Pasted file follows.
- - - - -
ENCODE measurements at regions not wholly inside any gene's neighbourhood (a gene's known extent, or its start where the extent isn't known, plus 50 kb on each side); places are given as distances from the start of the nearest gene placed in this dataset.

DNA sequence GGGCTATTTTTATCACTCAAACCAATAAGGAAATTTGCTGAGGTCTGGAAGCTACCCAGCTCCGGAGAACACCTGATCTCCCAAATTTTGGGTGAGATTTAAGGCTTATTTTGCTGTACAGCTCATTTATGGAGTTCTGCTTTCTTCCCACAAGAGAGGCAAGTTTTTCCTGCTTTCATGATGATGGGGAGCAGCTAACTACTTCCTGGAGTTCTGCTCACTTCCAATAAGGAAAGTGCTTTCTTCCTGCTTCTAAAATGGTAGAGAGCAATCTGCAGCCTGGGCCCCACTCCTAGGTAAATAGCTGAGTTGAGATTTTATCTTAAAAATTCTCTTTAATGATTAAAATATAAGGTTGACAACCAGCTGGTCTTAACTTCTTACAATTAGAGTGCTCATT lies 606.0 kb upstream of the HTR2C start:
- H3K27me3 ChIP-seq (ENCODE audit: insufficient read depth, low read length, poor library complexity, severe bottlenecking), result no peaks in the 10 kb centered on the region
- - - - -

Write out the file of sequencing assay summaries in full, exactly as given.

ENCODE measurements at regions not wholly inside any gene's neighbourhood (a gene's known extent, or its start where the extent isn't known, plus 50 kb on each side); places are given as distances from the start of the nearest gene placed in this dataset.

DNA sequence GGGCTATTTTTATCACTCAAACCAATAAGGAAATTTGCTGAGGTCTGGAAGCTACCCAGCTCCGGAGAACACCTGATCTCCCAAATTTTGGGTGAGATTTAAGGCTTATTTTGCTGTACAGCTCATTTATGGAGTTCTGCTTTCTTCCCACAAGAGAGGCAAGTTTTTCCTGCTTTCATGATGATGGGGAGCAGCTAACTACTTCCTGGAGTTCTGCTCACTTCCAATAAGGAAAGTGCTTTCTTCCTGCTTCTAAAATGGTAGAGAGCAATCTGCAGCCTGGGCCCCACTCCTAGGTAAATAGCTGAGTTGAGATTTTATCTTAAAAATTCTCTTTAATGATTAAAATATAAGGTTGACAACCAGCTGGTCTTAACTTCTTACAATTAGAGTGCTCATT lies 606.0 kb upstream of the HTR2C start:
- H3K27me3 ChIP-seq (ENCODE audit: insufficient read depth, low read length, poor library complexity, severe bottlenecking), result no peaks in the 10 kb centered on the region